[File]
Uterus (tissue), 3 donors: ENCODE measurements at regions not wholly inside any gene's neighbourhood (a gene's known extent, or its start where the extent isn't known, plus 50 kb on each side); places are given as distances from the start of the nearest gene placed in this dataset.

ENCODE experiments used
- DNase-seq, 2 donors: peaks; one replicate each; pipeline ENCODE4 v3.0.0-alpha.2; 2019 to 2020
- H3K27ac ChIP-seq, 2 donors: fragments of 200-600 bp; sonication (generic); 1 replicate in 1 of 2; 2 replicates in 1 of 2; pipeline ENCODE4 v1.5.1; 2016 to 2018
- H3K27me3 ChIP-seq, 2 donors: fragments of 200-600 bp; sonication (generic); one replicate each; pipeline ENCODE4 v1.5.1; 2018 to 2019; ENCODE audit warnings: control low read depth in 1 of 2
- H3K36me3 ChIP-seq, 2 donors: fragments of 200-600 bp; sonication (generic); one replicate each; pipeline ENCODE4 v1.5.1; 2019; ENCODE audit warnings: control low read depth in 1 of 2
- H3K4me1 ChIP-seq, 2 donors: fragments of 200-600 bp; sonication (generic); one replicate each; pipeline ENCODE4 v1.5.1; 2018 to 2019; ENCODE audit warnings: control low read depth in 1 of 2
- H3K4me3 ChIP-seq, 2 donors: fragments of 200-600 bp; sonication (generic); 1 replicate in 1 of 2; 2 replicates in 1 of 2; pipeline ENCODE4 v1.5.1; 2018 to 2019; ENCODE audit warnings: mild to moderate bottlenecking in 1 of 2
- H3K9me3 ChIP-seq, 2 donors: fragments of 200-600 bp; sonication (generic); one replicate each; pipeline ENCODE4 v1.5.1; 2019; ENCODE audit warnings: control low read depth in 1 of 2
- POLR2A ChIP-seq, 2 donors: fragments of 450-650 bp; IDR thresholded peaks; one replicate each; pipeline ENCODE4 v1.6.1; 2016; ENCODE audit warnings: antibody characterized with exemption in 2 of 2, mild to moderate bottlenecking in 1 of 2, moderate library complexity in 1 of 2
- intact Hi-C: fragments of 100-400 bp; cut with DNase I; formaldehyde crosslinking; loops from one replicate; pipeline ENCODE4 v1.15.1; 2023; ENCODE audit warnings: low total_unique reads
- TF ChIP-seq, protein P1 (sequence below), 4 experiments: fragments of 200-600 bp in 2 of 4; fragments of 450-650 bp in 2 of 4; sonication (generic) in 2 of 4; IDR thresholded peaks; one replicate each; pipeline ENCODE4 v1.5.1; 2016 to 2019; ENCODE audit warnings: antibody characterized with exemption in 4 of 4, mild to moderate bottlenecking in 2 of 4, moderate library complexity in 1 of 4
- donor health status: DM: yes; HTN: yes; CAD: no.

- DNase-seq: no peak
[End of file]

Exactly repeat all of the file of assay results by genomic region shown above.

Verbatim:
Uterus (tissue), 3 donors: ENCODE measurements at regions not wholly inside any gene's neighbourhood (a gene's known extent, or its start where the extent isn't known, plus 50 kb on each side); places are given as distances from the start of the nearest gene placed in this dataset.

ENCODE experiments used
- DNase-seq, 2 donors: peaks; one replicate each; pipeline ENCODE4 v3.0.0-alpha.2; 2019 to 2020
- H3K27ac ChIP-seq, 2 donors: fragments of 200-600 bp; sonication (generic); 1 replicate in 1 of 2; 2 replicates in 1 of 2; pipeline ENCODE4 v1.5.1; 2016 to 2018
- H3K27me3 ChIP-seq, 2 donors: fragments of 200-600 bp; sonication (generic); one replicate each; pipeline ENCODE4 v1.5.1; 2018 to 2019; ENCODE audit warnings: control low read depth in 1 of 2
- H3K36me3 ChIP-seq, 2 donors: fragments of 200-600 bp; sonication (generic); one replicate each; pipeline ENCODE4 v1.5.1; 2019; ENCODE audit warnings: control low read depth in 1 of 2
- H3K4me1 ChIP-seq, 2 donors: fragments of 200-600 bp; sonication (generic); one replicate each; pipeline ENCODE4 v1.5.1; 2018 to 2019; ENCODE audit warnings: control low read depth in 1 of 2
- H3K4me3 ChIP-seq, 2 donors: fragments of 200-600 bp; sonication (generic); 1 replicate in 1 of 2; 2 replicates in 1 of 2; pipeline ENCODE4 v1.5.1; 2018 to 2019; ENCODE audit warnings: mild to moderate bottlenecking in 1 of 2
- H3K9me3 ChIP-seq, 2 donors: fragments of 200-600 bp; sonication (generic); one replicate each; pipeline ENCODE4 v1.5.1; 2019; ENCODE audit warnings: control low read depth in 1 of 2
- POLR2A ChIP-seq, 2 donors: fragments of 450-650 bp; IDR thresholded peaks; one replicate each; pipeline ENCODE4 v1.6.1; 2016; ENCODE audit warnings: antibody characterized with exemption in 2 of 2, mild to moderate bottlenecking in 1 of 2, moderate library complexity in 1 of 2
- intact Hi-C: fragments of 100-400 bp; cut with DNase I; formaldehyde crosslinking; loops from one replicate; pipeline ENCODE4 v1.15.1; 2023; ENCODE audit warnings: low total_unique reads
- TF ChIP-seq, protein P1 (sequence below), 4 experiments: fragments of 200-600 bp in 2 of 4; fragments of 450-650 bp in 2 of 4; sonication (generic) in 2 of 4; IDR thresholded peaks; one replicate each; pipeline ENCODE4 v1.5.1; 2016 to 2019; ENCODE audit warnings: antibody characterized with exemption in 4 of 4, mild to moderate bottlenecking in 2 of 4, moderate library complexity in 1 of 4
- donor health status: DM: yes; HTN: yes; CAD: no.

- DNase-seq: no peak